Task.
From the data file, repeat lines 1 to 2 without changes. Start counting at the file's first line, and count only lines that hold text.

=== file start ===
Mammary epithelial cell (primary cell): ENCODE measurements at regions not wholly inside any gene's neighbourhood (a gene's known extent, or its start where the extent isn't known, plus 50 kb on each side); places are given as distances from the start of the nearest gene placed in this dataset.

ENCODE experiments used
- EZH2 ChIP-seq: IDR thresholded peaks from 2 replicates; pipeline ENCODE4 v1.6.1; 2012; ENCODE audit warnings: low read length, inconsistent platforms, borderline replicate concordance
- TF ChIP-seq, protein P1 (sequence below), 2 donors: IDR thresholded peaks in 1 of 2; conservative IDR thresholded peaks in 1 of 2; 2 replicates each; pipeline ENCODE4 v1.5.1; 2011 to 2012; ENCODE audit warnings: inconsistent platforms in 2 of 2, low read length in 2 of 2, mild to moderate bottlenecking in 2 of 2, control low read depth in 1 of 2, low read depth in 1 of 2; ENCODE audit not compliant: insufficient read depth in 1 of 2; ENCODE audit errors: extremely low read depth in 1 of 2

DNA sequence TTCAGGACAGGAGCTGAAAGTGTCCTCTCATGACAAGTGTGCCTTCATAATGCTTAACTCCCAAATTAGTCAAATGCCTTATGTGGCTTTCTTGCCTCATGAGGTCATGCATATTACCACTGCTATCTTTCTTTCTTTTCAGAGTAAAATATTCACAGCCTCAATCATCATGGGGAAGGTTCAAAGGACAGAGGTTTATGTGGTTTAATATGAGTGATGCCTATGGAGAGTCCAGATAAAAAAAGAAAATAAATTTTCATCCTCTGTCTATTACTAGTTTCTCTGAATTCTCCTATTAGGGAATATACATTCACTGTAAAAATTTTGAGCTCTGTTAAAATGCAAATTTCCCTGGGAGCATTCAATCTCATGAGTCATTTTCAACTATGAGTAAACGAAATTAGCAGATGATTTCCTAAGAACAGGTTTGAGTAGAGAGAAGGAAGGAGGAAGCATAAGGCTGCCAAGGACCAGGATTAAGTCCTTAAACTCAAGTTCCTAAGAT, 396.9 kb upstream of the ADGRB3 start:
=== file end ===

Mammary epithelial cell (primary cell): ENCODE measurements at regions not wholly inside any gene's neighbourhood (a gene's known extent, or its start where the extent isn't known, plus 50 kb on each side); places are given as distances from the start of the nearest gene placed in this dataset.

ENCODE experiments used